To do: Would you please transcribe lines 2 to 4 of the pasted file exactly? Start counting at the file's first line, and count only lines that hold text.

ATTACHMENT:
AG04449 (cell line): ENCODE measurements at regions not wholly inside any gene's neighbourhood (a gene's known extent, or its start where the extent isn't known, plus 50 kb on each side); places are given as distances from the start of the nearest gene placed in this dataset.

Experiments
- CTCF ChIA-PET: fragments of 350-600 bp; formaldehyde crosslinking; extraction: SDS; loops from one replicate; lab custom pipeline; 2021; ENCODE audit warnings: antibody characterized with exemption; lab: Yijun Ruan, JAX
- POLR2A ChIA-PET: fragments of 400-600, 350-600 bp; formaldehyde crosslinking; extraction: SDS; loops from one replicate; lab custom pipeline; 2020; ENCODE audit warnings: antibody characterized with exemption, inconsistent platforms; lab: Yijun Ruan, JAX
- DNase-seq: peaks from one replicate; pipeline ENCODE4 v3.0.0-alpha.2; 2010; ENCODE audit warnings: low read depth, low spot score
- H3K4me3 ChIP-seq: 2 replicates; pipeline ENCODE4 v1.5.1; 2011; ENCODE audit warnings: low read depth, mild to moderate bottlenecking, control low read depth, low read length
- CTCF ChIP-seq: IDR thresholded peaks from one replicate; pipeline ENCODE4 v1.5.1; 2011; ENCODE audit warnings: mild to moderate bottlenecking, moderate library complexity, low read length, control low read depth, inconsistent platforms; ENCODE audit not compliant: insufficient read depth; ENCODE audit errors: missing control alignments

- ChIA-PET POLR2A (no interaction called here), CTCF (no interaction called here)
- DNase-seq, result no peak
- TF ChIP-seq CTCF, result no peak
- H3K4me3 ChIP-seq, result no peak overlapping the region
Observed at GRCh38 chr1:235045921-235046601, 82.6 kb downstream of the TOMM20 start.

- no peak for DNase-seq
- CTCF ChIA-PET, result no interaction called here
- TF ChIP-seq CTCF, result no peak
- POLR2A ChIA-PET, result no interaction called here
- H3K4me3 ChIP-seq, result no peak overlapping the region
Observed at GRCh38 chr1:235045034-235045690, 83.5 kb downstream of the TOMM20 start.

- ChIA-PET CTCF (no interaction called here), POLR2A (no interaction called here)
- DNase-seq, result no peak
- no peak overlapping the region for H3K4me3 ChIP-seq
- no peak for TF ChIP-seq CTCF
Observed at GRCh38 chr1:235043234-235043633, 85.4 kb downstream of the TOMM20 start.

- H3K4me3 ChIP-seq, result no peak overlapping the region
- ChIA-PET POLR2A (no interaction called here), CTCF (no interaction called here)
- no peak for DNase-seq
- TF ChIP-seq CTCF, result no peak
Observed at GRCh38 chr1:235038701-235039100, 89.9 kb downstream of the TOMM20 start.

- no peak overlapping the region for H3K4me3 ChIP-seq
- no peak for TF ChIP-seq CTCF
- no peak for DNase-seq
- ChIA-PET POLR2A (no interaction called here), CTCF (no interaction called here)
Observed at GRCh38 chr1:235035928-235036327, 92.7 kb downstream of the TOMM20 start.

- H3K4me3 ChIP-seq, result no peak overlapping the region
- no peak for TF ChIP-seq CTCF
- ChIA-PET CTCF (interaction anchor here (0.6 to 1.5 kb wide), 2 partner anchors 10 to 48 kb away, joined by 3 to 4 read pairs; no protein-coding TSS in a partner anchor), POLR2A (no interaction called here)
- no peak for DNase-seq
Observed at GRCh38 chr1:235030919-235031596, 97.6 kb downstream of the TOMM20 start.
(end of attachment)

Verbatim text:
Experiments
- CTCF ChIA-PET: fragments of 350-600 bp; formaldehyde crosslinking; extraction: SDS; loops from one replicate; lab custom pipeline; 2021; ENCODE audit warnings: antibody characterized with exemption; lab: Yijun Ruan, JAX
- POLR2A ChIA-PET: fragments of 400-600, 350-600 bp; formaldehyde crosslinking; extraction: SDS; loops from one replicate; lab custom pipeline; 2020; ENCODE audit warnings: antibody characterized with exemption, inconsistent platforms; lab: Yijun Ruan, JAX